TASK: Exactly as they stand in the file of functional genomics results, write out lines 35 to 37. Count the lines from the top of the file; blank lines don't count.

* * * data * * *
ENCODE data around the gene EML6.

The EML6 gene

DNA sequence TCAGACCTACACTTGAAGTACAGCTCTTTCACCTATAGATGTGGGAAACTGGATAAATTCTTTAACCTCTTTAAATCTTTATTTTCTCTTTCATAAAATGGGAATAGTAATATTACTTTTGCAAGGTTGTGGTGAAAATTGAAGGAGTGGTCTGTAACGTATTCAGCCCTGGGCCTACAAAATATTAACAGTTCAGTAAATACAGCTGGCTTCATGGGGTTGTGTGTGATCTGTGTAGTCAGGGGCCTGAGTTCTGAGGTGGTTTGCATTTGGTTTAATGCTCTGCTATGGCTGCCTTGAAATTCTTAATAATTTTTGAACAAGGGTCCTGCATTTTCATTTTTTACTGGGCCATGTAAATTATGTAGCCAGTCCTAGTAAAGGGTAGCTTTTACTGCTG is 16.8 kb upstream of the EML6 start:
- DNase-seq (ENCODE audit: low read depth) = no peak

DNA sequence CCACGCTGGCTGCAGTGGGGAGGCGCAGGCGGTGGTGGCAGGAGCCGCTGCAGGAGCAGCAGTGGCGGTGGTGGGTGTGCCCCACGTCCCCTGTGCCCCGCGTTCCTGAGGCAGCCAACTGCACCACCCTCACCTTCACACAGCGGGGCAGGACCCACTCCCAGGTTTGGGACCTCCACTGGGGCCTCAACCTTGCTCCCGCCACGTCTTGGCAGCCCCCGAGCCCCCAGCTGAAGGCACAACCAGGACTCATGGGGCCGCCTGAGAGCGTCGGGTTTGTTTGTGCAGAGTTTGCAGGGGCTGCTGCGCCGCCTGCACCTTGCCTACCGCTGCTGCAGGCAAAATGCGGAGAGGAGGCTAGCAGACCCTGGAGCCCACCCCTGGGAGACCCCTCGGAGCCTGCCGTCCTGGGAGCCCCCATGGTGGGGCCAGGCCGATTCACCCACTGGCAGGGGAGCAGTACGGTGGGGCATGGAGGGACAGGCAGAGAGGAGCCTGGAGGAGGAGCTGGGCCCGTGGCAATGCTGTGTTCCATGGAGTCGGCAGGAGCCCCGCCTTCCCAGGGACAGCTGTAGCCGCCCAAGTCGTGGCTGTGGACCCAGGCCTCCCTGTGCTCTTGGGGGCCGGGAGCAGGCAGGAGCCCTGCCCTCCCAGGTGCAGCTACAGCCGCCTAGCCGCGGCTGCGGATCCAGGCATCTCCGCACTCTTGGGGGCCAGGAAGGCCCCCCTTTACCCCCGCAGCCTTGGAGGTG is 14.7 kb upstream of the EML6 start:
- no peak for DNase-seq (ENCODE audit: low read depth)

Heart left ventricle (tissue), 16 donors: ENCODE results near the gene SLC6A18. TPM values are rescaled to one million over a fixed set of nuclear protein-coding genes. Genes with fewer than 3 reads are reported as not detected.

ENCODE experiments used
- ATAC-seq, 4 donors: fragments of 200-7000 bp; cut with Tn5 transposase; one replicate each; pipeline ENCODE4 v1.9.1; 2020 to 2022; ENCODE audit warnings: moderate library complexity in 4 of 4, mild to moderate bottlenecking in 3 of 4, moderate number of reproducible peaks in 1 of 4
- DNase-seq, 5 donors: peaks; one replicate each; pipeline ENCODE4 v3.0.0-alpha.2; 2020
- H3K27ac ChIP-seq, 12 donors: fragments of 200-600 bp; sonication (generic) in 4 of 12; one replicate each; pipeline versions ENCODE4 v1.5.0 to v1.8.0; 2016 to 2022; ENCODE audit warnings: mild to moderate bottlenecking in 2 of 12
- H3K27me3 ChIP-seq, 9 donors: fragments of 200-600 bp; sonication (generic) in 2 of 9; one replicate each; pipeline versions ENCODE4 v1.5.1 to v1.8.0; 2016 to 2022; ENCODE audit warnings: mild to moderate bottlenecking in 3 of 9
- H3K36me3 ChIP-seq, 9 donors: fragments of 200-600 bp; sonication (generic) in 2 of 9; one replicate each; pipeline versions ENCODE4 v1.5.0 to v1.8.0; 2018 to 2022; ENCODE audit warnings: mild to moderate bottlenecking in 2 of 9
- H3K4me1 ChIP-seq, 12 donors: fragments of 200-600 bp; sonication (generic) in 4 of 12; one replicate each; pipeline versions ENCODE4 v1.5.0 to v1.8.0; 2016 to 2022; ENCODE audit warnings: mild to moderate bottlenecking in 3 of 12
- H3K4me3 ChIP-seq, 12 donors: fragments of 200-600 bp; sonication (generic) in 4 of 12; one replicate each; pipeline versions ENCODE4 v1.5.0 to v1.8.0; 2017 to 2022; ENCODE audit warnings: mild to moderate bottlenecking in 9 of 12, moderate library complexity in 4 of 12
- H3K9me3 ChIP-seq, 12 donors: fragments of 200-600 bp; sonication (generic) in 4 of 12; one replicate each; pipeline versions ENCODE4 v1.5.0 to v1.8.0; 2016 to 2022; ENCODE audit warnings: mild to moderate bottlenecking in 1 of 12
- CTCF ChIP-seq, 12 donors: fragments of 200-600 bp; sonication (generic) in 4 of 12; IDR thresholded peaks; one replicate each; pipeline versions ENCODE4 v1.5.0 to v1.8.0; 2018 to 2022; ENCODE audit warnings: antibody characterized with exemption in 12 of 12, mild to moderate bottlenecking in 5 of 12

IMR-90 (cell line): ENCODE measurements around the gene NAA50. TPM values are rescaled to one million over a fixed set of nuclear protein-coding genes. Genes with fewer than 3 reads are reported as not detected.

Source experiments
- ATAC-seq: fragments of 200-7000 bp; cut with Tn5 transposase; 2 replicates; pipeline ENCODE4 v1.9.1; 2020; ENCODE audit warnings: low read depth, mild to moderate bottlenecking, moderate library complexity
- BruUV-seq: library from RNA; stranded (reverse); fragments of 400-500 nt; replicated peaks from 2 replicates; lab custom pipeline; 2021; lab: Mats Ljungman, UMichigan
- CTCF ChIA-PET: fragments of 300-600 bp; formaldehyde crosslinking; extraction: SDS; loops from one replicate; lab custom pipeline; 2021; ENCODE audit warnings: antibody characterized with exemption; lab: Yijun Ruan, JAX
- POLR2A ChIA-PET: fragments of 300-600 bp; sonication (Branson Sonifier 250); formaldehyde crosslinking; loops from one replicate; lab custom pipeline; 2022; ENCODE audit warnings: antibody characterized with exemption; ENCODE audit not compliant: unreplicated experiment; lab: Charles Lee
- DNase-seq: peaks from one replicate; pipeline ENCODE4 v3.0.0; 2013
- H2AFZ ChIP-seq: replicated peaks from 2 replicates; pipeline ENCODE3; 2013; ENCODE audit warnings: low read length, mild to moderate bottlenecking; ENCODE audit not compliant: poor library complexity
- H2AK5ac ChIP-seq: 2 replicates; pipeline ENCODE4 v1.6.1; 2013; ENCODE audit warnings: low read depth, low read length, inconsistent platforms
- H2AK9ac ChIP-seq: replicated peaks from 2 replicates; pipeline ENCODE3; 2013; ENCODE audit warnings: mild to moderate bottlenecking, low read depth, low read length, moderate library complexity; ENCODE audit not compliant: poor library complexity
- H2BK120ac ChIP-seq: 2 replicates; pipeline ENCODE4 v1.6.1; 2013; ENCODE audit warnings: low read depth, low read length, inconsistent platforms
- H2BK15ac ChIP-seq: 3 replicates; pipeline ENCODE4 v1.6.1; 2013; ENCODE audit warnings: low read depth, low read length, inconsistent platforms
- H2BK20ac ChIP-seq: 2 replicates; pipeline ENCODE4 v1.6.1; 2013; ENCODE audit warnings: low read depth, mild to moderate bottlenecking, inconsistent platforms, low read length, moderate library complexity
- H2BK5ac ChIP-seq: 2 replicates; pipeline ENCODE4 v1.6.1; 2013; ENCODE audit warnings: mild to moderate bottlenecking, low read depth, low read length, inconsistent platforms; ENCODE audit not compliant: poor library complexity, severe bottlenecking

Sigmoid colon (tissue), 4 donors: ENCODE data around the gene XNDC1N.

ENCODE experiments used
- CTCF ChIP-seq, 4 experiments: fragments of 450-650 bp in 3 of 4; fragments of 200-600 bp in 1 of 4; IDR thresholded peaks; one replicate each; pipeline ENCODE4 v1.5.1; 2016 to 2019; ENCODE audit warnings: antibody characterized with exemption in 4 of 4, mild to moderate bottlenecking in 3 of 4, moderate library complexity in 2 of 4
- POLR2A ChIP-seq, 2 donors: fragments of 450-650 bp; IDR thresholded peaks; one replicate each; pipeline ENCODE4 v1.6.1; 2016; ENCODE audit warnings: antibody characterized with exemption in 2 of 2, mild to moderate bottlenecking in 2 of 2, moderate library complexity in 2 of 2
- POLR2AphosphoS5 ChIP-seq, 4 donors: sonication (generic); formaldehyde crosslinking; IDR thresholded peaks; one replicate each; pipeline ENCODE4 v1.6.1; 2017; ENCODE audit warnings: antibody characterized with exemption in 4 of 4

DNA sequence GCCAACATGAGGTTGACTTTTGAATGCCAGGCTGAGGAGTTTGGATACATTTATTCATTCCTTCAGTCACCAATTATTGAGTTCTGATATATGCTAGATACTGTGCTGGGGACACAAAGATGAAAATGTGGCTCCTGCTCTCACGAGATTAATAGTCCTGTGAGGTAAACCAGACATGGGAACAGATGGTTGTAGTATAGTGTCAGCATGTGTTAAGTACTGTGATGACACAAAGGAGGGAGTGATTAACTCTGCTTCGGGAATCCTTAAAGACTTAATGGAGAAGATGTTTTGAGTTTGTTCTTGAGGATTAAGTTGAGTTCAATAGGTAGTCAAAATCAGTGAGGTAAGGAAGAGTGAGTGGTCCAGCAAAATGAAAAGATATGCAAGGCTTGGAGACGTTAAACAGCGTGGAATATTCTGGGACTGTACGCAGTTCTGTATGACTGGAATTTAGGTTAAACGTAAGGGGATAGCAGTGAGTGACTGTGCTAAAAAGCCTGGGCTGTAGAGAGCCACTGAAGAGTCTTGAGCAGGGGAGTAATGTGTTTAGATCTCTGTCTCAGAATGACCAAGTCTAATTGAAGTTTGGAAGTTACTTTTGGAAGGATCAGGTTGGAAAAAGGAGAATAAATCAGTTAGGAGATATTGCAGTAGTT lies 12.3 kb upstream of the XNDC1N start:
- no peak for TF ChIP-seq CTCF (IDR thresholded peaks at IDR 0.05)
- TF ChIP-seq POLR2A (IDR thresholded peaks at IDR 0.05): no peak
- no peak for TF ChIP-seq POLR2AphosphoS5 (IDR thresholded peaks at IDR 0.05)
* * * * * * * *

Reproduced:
- POLR2A ChIP-seq, 2 donors: fragments of 450-650 bp; IDR thresholded peaks; one replicate each; pipeline ENCODE4 v1.6.1; 2016; ENCODE audit warnings: antibody characterized with exemption in 2 of 2, mild to moderate bottlenecking in 2 of 2, moderate library complexity in 2 of 2
- POLR2AphosphoS5 ChIP-seq, 4 donors: sonication (generic); formaldehyde crosslinking; IDR thresholded peaks; one replicate each; pipeline ENCODE4 v1.6.1; 2017; ENCODE audit warnings: antibody characterized with exemption in 4 of 4

DNA sequence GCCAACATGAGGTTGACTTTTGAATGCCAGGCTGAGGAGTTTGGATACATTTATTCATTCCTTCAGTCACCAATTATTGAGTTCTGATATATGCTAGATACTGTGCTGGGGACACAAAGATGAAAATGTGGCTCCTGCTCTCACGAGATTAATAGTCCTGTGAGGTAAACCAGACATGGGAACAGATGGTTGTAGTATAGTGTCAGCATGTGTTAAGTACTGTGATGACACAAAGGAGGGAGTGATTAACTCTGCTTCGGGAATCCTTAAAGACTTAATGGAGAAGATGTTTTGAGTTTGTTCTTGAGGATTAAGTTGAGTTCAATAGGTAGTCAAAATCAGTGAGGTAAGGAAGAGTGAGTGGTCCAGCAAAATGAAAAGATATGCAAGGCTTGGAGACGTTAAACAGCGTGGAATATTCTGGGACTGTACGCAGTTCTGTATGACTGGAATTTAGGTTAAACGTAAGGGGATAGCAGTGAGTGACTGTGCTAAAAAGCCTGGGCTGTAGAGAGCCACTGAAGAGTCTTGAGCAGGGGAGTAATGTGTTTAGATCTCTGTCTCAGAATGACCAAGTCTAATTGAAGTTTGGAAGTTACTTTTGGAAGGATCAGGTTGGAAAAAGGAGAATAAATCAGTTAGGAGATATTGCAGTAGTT lies 12.3 kb upstream of the XNDC1N start: